Past Reviews

Regional Reviews: Phoenix

Dead Man's Cell Phone
Stage Left Productions
Review by Gil Benbrook

Also see Gil's recent reviews of The Lifespan of a Fact and Misery

Melissa Selleys, Tyler Sines, and Janis Webb
Photo Courtesy of Stage Left Productions
Sarah Ruhl's Dead Man's Cell Phone is a kooky comedy with a warm underlying layer of charm. It focuses on a woman who answers the cell phone of a dead man and gets tangled up in his life. With a good cast, who have fun playing the idiosyncratic characters, and sure-footed direction, Stage Left Productions is presenting a fun and appealing take on this 2007 play.

Jean is sitting alone in a cafe when the cell phone of the man at a table close to her rings. He doesn't answer it. At first Jean is pissed off, but she realizes that the reason he isn't picking up his phone is that he has died. After she uses his phone to call 911, she answers it when it rings again and finds that she can't stop answering it. After speaking to members of his family, as well as his mistress, Jean discovers that his name was Gordon Gottlieb and that her simple life has now taken on new meaning as she also tells those close to Gordon, who we discover didn't have the best relationships with, what she believes they want to hear, or need to hear, in order to have solace from his passing. However, when Jean learns that Gordon may not have been the man she thought he was, it challenges her perceptions and makes her question her actions.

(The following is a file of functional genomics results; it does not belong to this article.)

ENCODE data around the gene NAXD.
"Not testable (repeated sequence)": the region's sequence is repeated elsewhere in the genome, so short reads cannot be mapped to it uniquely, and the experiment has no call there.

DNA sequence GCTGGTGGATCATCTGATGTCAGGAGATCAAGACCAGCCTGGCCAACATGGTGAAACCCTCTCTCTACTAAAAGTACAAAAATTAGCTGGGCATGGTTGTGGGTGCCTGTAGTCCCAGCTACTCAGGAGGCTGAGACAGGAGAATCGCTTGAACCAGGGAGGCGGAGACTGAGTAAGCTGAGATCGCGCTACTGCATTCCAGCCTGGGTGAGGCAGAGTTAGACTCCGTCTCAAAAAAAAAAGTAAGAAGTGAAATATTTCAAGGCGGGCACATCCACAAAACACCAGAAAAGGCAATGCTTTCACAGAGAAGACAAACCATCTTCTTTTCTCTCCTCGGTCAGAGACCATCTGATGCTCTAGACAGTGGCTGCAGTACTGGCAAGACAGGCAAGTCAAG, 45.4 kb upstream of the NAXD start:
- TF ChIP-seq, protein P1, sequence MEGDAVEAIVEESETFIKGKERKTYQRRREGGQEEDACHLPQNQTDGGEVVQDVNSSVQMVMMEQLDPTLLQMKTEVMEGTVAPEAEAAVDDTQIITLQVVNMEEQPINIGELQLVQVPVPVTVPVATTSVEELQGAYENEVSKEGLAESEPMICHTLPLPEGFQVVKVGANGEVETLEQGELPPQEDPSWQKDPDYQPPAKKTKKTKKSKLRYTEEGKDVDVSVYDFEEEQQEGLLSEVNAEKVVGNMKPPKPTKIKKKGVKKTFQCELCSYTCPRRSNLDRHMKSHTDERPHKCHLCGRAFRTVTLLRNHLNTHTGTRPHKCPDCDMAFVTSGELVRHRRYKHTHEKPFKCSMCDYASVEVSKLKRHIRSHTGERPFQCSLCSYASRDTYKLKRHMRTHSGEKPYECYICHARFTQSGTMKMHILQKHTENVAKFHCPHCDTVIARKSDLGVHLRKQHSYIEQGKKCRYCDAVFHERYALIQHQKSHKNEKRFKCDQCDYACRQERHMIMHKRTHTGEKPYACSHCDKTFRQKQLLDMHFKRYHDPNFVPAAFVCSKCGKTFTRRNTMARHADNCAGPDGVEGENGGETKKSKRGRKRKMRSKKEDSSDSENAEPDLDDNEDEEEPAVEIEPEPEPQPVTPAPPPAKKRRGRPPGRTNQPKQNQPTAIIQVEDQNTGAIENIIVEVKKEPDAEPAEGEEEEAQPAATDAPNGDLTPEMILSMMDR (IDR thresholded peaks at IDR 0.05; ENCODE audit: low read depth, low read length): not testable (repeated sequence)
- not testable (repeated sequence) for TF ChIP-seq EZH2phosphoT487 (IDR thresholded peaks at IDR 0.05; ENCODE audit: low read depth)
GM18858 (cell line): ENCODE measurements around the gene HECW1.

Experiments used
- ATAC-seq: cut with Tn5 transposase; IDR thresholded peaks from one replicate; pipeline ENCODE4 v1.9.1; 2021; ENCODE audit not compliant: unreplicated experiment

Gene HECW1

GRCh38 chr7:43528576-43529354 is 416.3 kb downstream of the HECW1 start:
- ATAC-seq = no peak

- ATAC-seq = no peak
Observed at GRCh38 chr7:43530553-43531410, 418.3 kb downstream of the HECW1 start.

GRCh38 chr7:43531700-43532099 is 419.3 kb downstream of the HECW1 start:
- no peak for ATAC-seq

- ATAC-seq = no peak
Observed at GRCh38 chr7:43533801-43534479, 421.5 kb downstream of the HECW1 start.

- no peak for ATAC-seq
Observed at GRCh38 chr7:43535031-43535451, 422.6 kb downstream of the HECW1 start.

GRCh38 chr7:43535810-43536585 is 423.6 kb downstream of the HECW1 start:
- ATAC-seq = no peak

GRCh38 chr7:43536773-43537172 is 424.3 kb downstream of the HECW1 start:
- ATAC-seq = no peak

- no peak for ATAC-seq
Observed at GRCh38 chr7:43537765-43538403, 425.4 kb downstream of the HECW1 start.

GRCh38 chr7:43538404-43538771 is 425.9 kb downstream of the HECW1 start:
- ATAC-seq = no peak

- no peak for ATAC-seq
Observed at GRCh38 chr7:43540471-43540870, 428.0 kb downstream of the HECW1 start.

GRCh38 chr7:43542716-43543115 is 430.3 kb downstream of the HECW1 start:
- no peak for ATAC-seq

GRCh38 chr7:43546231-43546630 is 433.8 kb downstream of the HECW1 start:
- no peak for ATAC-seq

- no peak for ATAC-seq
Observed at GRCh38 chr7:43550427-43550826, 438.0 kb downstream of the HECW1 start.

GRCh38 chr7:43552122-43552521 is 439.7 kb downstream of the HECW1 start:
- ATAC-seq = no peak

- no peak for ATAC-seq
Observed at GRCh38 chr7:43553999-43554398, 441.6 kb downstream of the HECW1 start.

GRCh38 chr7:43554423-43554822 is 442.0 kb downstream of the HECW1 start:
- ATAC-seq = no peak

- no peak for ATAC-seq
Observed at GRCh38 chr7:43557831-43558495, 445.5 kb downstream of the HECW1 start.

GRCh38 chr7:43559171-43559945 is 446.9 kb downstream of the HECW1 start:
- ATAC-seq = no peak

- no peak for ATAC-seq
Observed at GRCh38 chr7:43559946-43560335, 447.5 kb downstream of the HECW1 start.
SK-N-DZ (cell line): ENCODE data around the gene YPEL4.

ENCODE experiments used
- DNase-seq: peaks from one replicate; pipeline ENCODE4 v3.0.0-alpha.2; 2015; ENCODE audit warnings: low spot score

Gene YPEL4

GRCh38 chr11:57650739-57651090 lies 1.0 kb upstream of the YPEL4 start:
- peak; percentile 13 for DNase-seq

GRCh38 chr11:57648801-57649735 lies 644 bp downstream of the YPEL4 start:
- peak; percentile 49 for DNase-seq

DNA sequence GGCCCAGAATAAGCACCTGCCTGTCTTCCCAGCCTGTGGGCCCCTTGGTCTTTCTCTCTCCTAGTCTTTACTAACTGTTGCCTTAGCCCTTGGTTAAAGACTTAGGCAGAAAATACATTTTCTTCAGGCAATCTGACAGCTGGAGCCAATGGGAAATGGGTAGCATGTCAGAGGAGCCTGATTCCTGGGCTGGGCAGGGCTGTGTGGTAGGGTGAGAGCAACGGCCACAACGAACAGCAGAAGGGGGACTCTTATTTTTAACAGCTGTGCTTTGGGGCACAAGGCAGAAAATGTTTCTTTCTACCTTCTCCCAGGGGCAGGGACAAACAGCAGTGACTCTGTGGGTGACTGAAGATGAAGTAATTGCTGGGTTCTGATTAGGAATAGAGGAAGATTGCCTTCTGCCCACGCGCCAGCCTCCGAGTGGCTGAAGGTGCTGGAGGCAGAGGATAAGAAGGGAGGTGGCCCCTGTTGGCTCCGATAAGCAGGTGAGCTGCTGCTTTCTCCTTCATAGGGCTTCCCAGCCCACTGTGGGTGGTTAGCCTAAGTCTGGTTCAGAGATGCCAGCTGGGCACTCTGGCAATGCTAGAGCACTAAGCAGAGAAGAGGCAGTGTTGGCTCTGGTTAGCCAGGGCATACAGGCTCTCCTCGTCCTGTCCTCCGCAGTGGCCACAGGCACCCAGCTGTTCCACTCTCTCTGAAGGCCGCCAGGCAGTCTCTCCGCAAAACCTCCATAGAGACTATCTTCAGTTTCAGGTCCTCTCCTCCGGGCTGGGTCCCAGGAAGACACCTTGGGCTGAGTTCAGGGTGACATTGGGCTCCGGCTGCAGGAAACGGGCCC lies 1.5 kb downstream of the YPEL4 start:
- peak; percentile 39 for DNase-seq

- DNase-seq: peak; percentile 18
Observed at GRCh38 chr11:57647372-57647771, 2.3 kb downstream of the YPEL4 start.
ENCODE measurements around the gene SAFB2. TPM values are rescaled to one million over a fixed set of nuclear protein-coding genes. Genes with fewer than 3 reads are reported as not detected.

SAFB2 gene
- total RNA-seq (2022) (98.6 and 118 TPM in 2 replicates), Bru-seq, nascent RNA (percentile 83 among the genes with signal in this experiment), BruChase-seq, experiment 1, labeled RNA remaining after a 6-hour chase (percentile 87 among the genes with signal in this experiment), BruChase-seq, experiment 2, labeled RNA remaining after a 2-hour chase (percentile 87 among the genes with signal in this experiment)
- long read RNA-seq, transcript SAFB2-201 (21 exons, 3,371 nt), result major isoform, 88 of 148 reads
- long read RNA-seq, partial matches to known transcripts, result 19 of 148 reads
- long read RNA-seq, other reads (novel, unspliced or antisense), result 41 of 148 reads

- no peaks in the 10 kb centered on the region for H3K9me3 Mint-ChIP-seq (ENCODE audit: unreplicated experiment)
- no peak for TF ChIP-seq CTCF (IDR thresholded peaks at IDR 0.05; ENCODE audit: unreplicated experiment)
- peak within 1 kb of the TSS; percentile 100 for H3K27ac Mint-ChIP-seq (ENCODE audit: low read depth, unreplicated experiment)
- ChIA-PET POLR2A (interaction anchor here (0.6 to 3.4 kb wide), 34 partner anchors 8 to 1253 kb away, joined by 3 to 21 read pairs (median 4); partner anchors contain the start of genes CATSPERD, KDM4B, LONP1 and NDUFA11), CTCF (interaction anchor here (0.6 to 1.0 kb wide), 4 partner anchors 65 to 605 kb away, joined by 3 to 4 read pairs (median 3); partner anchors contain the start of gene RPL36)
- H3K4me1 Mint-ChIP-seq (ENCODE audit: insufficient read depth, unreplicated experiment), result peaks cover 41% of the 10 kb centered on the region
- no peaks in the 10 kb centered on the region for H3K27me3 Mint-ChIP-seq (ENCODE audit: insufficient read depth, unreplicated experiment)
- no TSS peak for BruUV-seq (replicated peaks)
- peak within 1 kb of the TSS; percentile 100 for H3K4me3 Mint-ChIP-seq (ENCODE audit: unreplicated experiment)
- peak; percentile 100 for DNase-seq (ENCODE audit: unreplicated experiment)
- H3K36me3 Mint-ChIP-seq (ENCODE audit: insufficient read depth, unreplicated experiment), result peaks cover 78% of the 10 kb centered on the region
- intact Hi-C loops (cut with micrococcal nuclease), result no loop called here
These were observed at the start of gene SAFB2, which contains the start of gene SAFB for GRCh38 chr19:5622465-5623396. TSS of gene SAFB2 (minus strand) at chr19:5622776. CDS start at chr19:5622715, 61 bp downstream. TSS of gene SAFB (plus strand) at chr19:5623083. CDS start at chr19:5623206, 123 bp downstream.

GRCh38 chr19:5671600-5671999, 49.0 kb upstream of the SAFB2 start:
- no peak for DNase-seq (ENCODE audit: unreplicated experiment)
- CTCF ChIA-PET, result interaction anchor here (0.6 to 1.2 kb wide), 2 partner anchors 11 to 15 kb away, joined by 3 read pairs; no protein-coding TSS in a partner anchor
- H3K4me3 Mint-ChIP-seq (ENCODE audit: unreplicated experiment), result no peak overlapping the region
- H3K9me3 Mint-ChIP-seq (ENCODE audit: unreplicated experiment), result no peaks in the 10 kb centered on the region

Ruhl's comedy begins in a realistic way and soon turns into a surreal fantasy but it never loses its satirical look at life and death. It also offers an interesting view and a pointed take on how cell phones have made people less present. Ruhl's characters are quirky and her dialogue sharp. While some of the moments are a bit outlandish (if you're not into seeing a play that is very whimsical at points you've been warned), seeing the journey that Jean takes and how she connects with the other characters and learns from her adventures provides an abundance of warmth.

Cody Dull's direction is bright and his cast all do a very good job in breathing life into these comical roles and appear to be having a blast playing the slightly kooky characters. Melissa Selleys is lovely as the unassuming Jean who finds meaning in being sucked into Gordon's life but also angst when she realizes that telling people what they want to hear has its downfalls. Devin Leming is good as Gordon. His monologue that opens the second act is perfectly delivered and, even though his profession may paint Gordon as a bad person, from Leming's performance you can understand why he does the things he does. As Dwight, Gordon's brother, Tyler Sines is bright and fun, and Alexa Maez is a hoot as Gordon's wife Hermia. Janis Webb is perfect as Gordon's stoic, matter-of-fact mother who says what's on her mind even if it's hurtful, and Monique Cafe' is excellent as the mysterious Other Woman.

Dead Man's Cell Phone is a charming study of life blossoming from death, the importance to remember to tell the people you love that you love them, and how a lonely woman can find love and life simply by answering a stranger's cell phone.

Dead Man's Cell Phone runs through January 22, 2023, at Stage Left Productions, 11340 West Bell Road, Suite 105, Surprise AZ. For tickets and information, please visit call 623-285-6321.

Director/Scenic Designer: Cody Dull
Stage Manager: Wendi Taylor

Jean: Melissa Selleys
Gordon: Devin Leming
Mrs. Gottlieb: Janis Webb
Hermia: Alexa Maez
Dwight: Tyler Sines
The Other Woman/The Stranger: Monique Cafe'